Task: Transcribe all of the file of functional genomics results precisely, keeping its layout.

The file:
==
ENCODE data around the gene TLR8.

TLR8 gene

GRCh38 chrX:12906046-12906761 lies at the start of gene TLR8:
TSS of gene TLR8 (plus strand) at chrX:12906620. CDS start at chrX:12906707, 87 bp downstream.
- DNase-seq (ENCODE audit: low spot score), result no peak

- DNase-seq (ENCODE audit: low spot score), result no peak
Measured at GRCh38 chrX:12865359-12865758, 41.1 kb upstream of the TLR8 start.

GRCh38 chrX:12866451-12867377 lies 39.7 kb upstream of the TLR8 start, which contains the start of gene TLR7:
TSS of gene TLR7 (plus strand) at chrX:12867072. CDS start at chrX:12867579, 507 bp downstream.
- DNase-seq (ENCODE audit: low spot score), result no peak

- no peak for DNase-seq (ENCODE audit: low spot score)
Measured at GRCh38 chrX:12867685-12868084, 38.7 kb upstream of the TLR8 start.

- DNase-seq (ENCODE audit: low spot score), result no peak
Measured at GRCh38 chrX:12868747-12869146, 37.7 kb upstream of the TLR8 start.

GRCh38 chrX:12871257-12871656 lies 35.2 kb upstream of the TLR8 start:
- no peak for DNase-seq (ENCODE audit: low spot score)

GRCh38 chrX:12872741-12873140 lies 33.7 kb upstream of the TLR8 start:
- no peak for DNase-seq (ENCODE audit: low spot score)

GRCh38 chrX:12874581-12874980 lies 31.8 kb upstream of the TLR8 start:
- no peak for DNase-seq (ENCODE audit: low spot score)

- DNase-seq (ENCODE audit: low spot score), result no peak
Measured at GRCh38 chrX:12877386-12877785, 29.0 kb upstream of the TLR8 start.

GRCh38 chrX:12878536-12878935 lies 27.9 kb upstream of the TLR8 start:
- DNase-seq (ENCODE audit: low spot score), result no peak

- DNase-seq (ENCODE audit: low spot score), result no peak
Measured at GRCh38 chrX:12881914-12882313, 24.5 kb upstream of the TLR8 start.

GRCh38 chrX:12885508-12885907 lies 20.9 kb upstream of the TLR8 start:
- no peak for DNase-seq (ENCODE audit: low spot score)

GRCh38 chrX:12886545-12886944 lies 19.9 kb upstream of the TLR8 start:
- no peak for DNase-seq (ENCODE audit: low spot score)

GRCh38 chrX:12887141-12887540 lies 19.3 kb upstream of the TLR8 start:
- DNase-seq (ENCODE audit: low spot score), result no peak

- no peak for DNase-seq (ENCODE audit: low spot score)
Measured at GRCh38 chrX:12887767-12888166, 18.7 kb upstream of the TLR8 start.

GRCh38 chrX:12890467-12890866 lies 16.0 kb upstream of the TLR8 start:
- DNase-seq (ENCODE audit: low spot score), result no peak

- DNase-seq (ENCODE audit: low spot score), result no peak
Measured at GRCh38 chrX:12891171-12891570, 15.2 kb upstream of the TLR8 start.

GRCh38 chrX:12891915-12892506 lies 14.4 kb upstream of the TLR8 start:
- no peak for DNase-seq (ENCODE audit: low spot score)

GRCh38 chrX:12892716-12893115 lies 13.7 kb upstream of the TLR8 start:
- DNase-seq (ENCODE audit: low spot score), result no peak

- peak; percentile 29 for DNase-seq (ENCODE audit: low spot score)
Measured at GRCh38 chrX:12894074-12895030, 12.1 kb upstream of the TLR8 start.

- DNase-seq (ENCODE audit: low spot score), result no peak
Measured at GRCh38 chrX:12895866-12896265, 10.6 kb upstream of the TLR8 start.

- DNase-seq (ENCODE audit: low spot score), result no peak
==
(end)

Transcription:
ENCODE data around the gene TLR8.

TLR8 gene

GRCh38 chrX:12906046-12906761 lies at the start of gene TLR8:
TSS of gene TLR8 (plus strand) at chrX:12906620. CDS start at chrX:12906707, 87 bp downstream.
- DNase-seq (ENCODE audit: low spot score), result no peak

- DNase-seq (ENCODE audit: low spot score), result no peak
Measured at GRCh38 chrX:12865359-12865758, 41.1 kb upstream of the TLR8 start.

GRCh38 chrX:12866451-12867377 lies 39.7 kb upstream of the TLR8 start, which contains the start of gene TLR7:
TSS of gene TLR7 (plus strand) at chrX:12867072. CDS start at chrX:12867579, 507 bp downstream.
- DNase-seq (ENCODE audit: low spot score), result no peak

- no peak for DNase-seq (ENCODE audit: low spot score)
Measured at GRCh38 chrX:12867685-12868084, 38.7 kb upstream of the TLR8 start.

- DNase-seq (ENCODE audit: low spot score), result no peak
Measured at GRCh38 chrX:12868747-12869146, 37.7 kb upstream of the TLR8 start.

GRCh38 chrX:12871257-12871656 lies 35.2 kb upstream of the TLR8 start:
- no peak for DNase-seq (ENCODE audit: low spot score)

GRCh38 chrX:12872741-12873140 lies 33.7 kb upstream of the TLR8 start:
- no peak for DNase-seq (ENCODE audit: low spot score)

GRCh38 chrX:12874581-12874980 lies 31.8 kb upstream of the TLR8 start:
- no peak for DNase-seq (ENCODE audit: low spot score)

- DNase-seq (ENCODE audit: low spot score), result no peak
Measured at GRCh38 chrX:12877386-12877785, 29.0 kb upstream of the TLR8 start.

GRCh38 chrX:12878536-12878935 lies 27.9 kb upstream of the TLR8 start:
- DNase-seq (ENCODE audit: low spot score), result no peak

- DNase-seq (ENCODE audit: low spot score), result no peak
Measured at GRCh38 chrX:12881914-12882313, 24.5 kb upstream of the TLR8 start.

GRCh38 chrX:12885508-12885907 lies 20.9 kb upstream of the TLR8 start:
- no peak for DNase-seq (ENCODE audit: low spot score)

GRCh38 chrX:12886545-12886944 lies 19.9 kb upstream of the TLR8 start:
- no peak for DNase-seq (ENCODE audit: low spot score)

GRCh38 chrX:12887141-12887540 lies 19.3 kb upstream of the TLR8 start:
- DNase-seq (ENCODE audit: low spot score), result no peak

- no peak for DNase-seq (ENCODE audit: low spot score)
Measured at GRCh38 chrX:12887767-12888166, 18.7 kb upstream of the TLR8 start.

GRCh38 chrX:12890467-12890866 lies 16.0 kb upstream of the TLR8 start:
- DNase-seq (ENCODE audit: low spot score), result no peak

- DNase-seq (ENCODE audit: low spot score), result no peak
Measured at GRCh38 chrX:12891171-12891570, 15.2 kb upstream of the TLR8 start.

GRCh38 chrX:12891915-12892506 lies 14.4 kb upstream of the TLR8 start:
- no peak for DNase-seq (ENCODE audit: low spot score)

GRCh38 chrX:12892716-12893115 lies 13.7 kb upstream of the TLR8 start:
- DNase-seq (ENCODE audit: low spot score), result no peak

- peak; percentile 29 for DNase-seq (ENCODE audit: low spot score)
Measured at GRCh38 chrX:12894074-12895030, 12.1 kb upstream of the TLR8 start.

- DNase-seq (ENCODE audit: low spot score), result no peak
Measured at GRCh38 chrX:12895866-12896265, 10.6 kb upstream of the TLR8 start.

- DNase-seq (ENCODE audit: low spot score), result no peak